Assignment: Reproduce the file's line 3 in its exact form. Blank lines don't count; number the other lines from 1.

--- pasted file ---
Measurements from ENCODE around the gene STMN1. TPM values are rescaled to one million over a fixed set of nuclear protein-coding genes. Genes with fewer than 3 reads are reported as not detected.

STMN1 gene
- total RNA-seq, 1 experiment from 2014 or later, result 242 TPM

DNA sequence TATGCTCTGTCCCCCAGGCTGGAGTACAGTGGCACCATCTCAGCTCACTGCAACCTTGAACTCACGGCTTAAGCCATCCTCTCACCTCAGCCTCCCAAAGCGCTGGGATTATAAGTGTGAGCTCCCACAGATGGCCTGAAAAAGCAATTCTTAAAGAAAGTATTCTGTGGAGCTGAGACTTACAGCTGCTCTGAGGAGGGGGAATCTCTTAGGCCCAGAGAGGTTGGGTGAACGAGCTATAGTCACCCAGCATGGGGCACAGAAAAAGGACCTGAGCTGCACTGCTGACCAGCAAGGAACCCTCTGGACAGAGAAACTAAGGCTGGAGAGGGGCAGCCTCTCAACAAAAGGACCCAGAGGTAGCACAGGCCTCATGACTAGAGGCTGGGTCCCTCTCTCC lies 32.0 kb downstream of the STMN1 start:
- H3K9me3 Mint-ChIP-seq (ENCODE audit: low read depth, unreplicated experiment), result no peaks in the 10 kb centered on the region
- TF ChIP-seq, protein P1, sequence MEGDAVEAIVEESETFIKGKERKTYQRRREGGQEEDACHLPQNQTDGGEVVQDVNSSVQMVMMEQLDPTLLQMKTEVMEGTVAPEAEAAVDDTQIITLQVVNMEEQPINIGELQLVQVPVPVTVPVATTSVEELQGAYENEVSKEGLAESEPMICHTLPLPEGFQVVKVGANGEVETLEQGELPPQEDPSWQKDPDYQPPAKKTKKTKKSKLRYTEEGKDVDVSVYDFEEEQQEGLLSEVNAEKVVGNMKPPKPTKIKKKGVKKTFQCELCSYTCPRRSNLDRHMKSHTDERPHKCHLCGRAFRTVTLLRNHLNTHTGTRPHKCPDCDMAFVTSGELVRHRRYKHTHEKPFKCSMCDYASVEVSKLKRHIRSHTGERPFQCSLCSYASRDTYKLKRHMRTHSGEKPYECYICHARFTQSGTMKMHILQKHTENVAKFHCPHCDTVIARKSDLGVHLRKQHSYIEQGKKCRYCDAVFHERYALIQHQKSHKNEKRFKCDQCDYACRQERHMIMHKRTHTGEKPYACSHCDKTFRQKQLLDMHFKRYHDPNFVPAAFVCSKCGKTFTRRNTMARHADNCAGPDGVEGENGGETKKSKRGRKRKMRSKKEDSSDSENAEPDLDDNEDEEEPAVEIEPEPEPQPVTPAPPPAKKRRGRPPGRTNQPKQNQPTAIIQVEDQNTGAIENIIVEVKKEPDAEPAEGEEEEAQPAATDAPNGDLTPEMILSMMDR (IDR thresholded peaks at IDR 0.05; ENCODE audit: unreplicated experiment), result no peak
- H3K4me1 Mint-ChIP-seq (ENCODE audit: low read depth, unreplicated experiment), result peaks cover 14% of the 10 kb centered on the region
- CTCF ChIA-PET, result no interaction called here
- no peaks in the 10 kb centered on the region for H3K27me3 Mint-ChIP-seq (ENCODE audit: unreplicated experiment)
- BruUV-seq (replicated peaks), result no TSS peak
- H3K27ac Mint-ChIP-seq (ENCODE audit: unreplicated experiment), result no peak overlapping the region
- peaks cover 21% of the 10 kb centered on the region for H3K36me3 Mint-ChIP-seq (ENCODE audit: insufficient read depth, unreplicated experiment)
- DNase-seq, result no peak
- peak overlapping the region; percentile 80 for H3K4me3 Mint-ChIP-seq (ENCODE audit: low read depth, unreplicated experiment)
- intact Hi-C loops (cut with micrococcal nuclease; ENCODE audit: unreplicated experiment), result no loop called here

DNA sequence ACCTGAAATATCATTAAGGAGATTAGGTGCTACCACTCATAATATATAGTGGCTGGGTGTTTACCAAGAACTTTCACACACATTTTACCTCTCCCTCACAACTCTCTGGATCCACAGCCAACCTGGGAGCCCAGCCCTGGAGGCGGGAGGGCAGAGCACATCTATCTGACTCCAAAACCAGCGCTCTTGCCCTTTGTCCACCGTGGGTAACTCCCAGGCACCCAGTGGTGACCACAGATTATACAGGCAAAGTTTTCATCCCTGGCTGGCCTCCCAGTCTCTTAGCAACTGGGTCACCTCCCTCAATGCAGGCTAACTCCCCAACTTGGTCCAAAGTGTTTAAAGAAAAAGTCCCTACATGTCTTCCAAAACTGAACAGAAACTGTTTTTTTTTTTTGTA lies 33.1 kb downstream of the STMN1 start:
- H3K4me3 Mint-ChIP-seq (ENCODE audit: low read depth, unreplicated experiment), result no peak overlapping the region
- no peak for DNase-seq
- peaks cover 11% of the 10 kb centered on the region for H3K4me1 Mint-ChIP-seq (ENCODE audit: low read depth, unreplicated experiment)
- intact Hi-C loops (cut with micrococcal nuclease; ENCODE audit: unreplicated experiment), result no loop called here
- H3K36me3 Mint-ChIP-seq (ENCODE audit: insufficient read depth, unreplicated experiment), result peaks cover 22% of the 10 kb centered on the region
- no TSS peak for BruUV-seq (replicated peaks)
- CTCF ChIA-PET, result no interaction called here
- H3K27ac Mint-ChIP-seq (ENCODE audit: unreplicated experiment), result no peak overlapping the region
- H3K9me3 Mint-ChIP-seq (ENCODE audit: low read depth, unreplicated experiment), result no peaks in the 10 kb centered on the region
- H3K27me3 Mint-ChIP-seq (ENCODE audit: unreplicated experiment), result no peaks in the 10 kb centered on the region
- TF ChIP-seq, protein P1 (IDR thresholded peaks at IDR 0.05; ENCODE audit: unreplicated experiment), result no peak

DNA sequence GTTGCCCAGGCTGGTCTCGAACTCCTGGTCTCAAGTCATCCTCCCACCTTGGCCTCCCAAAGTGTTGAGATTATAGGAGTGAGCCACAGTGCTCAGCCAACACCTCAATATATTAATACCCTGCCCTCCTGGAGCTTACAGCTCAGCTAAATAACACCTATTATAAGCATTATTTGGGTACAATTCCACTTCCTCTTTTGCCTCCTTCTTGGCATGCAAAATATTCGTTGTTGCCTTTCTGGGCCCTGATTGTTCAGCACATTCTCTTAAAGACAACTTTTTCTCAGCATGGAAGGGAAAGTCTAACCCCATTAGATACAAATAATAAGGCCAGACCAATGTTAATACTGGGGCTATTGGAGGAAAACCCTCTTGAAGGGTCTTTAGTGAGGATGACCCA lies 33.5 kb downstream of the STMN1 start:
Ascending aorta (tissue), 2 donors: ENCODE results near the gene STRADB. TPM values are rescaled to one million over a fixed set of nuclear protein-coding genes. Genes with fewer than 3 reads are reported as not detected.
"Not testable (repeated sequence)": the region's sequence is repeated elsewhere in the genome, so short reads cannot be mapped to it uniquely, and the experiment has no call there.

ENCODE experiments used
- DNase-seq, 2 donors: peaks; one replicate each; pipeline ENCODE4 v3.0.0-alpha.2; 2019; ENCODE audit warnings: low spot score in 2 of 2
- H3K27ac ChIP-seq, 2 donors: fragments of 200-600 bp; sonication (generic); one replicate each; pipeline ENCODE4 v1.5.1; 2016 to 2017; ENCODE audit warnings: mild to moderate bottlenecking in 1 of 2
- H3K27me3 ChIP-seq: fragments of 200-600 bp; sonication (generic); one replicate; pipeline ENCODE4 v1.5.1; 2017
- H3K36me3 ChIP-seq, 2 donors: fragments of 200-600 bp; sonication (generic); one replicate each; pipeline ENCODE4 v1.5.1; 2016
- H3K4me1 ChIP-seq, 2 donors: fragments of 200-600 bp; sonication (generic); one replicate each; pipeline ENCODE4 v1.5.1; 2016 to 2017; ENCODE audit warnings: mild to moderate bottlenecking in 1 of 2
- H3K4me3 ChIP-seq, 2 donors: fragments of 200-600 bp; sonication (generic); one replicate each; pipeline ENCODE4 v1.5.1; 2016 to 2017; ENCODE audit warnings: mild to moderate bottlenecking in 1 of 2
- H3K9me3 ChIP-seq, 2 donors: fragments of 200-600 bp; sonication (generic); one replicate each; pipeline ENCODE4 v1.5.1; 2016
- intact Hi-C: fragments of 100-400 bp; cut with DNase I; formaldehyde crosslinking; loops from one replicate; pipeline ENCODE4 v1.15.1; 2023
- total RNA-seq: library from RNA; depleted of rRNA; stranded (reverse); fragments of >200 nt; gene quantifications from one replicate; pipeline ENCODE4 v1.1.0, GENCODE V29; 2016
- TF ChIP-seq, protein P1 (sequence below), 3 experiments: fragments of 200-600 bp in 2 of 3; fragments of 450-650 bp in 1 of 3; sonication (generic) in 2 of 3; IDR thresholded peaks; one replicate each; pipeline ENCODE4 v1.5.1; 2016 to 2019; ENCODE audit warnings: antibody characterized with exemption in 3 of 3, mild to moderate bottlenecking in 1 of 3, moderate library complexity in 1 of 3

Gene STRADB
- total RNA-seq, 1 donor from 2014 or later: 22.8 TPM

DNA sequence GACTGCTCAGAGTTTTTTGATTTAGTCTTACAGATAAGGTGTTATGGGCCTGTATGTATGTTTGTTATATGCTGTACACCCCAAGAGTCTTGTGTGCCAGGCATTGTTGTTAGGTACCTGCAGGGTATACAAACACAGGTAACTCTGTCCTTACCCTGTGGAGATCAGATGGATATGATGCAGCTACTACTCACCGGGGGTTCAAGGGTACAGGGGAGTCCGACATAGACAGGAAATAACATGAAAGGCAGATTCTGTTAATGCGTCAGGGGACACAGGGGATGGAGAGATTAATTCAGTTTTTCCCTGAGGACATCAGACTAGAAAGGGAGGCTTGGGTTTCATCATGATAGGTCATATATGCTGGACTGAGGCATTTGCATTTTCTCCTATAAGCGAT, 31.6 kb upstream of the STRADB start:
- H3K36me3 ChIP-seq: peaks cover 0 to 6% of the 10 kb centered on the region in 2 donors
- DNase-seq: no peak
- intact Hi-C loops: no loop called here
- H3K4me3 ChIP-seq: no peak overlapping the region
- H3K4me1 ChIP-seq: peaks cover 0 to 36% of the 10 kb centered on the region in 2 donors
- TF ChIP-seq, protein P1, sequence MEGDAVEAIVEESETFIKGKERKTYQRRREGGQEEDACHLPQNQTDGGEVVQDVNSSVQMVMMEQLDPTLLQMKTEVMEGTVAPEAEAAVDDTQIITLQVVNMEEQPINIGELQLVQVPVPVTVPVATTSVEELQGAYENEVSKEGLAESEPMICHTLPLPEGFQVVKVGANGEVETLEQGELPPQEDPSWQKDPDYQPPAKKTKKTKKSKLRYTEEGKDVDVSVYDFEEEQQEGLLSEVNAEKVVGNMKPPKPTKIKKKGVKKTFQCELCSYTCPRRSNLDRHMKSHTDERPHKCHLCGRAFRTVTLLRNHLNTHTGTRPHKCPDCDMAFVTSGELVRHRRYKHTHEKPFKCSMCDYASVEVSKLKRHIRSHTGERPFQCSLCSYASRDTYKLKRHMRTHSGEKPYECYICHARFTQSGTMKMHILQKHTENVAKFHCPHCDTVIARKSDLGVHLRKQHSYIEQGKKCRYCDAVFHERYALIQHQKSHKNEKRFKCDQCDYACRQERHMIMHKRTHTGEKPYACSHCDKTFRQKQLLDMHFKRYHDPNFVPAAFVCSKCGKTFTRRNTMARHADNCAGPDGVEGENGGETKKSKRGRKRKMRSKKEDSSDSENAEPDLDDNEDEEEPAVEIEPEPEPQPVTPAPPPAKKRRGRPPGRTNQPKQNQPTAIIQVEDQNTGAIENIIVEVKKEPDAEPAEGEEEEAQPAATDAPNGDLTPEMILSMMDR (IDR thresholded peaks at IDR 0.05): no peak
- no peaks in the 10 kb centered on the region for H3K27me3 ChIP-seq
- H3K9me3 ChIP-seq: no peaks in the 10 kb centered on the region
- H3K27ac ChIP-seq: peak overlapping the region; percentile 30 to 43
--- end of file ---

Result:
- total RNA-seq, 1 experiment from 2014 or later, result 242 TPM